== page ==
Cornell’s work developing innovative policy solutions needed to improve the nation’s roads, bridges, ports and other critical infrastructure has been strengthened through a five-year, $1.5 million gift from the Charles Koch Foundation.
The gift will help the Cornell Program in Infrastructure Policy (CPIP), founded by Rick Geddes, professor of policy analysis and management in the College of Human Ecology, expand its teaching, research and public engagement initiatives.
“This gift is truly transformational,” said Geddes. “It will vault our efforts to a new level of intensity and effectiveness.”
Geddes calls the program’s next phase “CPIP 3.0,” following its founding in 2012 and subsequent establishment of a more than 40-person advisory board.
CPIP 3.0 will produce more peer-reviewed research; support more postdoctoral and Ph.D. students; ramp up collaboration with Cornell Tech in New York City; and host conferences, educational seminars and other events, strengthening ties with policymakers, industry leaders and the public.
“The world-class scholars within the Cornell Program in Infrastructure Policy have the potential to discover innovative solutions to critical transportation and other infrastructure challenges, which can improve millions of peoples’ lives,” said Charlie Ruger, vice president of philanthropy at the Charles Koch Foundation. “We’re proud to support their work as the program expands its capabilities to drive progress.”
Drawing expertise from more than a dozen Cornell departments and schools, CPIP researches and analyzes policies that influence the delivery of infrastructure projects – from their selection, funding and financing through design, permitting, construction, operations and maintenance.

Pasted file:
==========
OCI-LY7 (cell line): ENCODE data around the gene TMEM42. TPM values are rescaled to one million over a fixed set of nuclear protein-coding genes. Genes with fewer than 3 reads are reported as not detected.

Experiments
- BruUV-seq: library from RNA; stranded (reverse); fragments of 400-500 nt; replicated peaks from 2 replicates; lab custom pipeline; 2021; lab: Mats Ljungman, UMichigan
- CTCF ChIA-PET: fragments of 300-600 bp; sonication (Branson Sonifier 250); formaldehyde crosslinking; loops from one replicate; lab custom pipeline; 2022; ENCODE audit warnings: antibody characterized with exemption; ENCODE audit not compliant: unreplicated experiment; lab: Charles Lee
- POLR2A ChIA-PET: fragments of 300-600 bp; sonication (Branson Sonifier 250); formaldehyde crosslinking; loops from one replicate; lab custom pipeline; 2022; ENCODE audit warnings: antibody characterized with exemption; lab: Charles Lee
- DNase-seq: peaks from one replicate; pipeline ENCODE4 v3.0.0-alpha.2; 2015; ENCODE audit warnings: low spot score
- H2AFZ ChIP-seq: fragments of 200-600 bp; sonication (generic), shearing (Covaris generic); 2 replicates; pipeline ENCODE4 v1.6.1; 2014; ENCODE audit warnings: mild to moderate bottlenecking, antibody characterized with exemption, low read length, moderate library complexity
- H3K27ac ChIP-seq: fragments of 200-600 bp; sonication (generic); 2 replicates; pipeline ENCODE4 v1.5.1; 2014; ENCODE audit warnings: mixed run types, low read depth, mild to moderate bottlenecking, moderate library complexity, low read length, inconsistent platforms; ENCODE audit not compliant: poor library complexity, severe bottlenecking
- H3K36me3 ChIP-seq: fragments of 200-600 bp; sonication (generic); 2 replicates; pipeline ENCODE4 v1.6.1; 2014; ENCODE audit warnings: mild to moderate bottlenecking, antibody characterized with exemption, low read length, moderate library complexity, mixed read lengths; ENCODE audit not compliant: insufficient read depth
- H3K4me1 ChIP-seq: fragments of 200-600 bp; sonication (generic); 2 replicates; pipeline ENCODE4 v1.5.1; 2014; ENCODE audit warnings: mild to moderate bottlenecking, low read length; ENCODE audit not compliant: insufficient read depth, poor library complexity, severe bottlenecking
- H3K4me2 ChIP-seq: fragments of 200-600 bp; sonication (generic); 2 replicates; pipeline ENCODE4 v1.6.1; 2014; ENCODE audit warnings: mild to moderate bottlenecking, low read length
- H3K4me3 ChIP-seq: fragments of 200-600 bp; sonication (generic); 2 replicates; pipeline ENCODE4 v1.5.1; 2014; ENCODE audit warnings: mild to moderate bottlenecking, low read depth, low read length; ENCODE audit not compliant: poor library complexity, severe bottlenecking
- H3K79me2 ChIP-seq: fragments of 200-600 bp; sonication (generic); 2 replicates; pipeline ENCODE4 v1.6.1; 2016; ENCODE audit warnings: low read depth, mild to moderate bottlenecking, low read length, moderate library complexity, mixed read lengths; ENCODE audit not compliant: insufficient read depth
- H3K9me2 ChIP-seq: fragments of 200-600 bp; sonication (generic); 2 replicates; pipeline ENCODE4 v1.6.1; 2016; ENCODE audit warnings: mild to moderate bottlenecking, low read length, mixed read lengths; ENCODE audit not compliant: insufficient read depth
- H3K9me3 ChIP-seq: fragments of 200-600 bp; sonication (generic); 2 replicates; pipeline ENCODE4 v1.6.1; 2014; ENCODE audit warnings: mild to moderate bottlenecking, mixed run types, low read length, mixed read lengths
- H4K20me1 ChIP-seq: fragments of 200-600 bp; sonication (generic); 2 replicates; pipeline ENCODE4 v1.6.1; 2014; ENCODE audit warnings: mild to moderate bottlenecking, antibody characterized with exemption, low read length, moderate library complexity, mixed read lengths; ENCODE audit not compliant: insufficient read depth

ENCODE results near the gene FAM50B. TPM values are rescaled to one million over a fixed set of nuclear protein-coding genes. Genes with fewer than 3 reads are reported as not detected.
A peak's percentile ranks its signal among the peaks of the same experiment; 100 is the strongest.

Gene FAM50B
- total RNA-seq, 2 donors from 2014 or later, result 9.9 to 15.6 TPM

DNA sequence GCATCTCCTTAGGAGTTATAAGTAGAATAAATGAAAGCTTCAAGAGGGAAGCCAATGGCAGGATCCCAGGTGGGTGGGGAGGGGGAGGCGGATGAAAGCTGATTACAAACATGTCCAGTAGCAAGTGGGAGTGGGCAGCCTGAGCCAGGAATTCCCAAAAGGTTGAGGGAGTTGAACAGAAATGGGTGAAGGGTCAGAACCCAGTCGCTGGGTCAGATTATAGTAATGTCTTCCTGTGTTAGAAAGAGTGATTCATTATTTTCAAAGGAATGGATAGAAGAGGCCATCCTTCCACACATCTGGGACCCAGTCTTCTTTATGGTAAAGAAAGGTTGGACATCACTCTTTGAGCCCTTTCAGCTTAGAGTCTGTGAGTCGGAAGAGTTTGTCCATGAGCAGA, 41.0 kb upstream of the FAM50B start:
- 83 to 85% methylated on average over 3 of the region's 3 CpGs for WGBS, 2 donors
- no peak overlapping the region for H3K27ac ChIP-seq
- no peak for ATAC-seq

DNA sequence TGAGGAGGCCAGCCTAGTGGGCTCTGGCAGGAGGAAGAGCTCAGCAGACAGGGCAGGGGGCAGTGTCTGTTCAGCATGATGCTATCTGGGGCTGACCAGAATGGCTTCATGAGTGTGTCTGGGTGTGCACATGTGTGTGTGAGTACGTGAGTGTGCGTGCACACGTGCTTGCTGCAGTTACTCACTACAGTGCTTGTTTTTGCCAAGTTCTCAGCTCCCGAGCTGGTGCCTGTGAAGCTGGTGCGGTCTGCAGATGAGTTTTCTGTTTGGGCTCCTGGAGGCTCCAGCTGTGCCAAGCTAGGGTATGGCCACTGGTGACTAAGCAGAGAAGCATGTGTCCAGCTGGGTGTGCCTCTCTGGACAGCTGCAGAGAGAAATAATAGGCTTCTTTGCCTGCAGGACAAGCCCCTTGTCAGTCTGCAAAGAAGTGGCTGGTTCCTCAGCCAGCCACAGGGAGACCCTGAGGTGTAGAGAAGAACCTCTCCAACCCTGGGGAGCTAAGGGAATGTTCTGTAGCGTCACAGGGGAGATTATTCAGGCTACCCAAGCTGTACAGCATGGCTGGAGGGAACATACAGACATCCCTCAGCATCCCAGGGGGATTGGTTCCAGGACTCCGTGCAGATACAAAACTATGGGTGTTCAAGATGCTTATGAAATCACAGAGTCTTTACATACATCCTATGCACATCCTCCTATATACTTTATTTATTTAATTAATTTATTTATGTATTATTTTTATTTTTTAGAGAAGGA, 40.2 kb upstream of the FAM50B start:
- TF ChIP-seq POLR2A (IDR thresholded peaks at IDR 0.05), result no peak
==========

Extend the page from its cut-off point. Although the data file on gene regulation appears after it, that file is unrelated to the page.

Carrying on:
“Improving and sustaining the nation’s infrastructure is a critical need, and Cornell is in an excellent position to lead policy research and engagement in this important area,” said Emmanuel Giannelis, vice provost for research and vice president for technology transfer, intellectual property and research policy. “This gift supports these efforts and we are proud that CPIP is at the forefront of this crucial mission.”
The gift will grow CPIP’s portfolio and profile at an important time.
The American Society of Civil Engineers in 2017 gave the nation a D+ grade for the overall quality of its infrastructure, including highways, drinking water and wastewater systems, levees, power grids and broadband networks.
Geddes and CPIP have recommended numerous policy reforms intended to improve infrastructure delivery as policymakers grapple with challenges including limited funding and the need to make infrastructure more resilient to natural disasters and terrorism.
One proposal would address declining revenues in the federal Highway Trust Fund, which relies on gas taxes that have not been increased since 1993. Drivers could pay per mile traveled instead of per gallon of gas or diesel bought.
Geddes has also encouraged greater use of public-private partnerships, faster adoption of new technologies and capturing more revenue from existing infrastructure.
“We need more innovative policy solutions to these problems,” Geddes said.
The Charles Koch Foundation’s support will allow CPIP to strengthen its focus on those solutions while maintaining full academic control over its research and other programming, Geddes said.
“My goal,” Geddes said, “is to make Cornell the No. 1 academic center for infrastructure policy studies.”